Complex processes involving cascades of scales are ubiquitous in current natural science research. Such processes feature more than two characteristic scales, their smallest and largest scales are widely separated, and much of their scale range participates in the process interactions. Also, they are often too complex for experimental studies, but with the steady increase of compute power there is hope that they can be understood through computational simulations. Such simulations remain very challenging, however, as their wide range of scales is associated with very large numbers of degrees of freedom and in many cases this will prohibit brute-force all-detail computational modeling far into the future...
The Einstein Visiting Fellowship and Einstein Professorship aim to enhance the international profile of universities and research institutions in Berlin by involving leading scientists and scholars from abroad in long-term academic research collaborations. Our Einstein Visiting Fellows are:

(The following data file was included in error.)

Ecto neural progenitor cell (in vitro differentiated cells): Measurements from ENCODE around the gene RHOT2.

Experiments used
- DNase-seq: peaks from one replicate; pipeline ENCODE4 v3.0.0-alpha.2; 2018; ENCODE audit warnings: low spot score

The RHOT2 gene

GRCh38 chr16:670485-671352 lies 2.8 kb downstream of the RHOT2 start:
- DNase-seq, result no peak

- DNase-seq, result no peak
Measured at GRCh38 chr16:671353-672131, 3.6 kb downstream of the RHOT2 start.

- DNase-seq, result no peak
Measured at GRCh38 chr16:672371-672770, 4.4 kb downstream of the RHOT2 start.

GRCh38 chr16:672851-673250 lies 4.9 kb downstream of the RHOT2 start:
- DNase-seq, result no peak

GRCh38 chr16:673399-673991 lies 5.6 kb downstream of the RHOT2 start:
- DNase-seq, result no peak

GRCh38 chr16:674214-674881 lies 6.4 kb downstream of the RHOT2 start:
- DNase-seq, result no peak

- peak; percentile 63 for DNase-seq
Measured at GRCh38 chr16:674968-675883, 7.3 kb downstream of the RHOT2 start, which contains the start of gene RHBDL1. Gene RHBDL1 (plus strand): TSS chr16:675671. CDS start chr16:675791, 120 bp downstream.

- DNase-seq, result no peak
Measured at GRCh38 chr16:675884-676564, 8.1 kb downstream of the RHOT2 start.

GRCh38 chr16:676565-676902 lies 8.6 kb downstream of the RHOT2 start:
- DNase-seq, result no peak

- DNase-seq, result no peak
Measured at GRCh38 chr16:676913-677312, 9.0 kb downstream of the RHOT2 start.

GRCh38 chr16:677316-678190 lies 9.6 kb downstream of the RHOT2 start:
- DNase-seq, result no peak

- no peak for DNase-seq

MODAL is a cluster of Mathematical Optimization and Data Analysis Laboratories
On the campus of Freie Universität Berlin. It brings together partners from research on one hand - Freie Universität Berlin, Konrad-Zuse-Zentrum für Informationstechnik Berlin (ZIB),the Berlin Centre for computer science Konrad-Zuse-Zentrum – and economy and industry (free enterprise) on the other hand. Its fields of research and application are data driven mathematical modeling, simulation and optimization of complex processes in logistics, Clinical Research and Health Care. MODAL’s goal is also the optimization of networks like those in public transport, gas supply and medical data. Mathematics is a key factor in making these developments successful in the future. MODAL works on application-oriented, interdisciplinary and collaborative research solutions.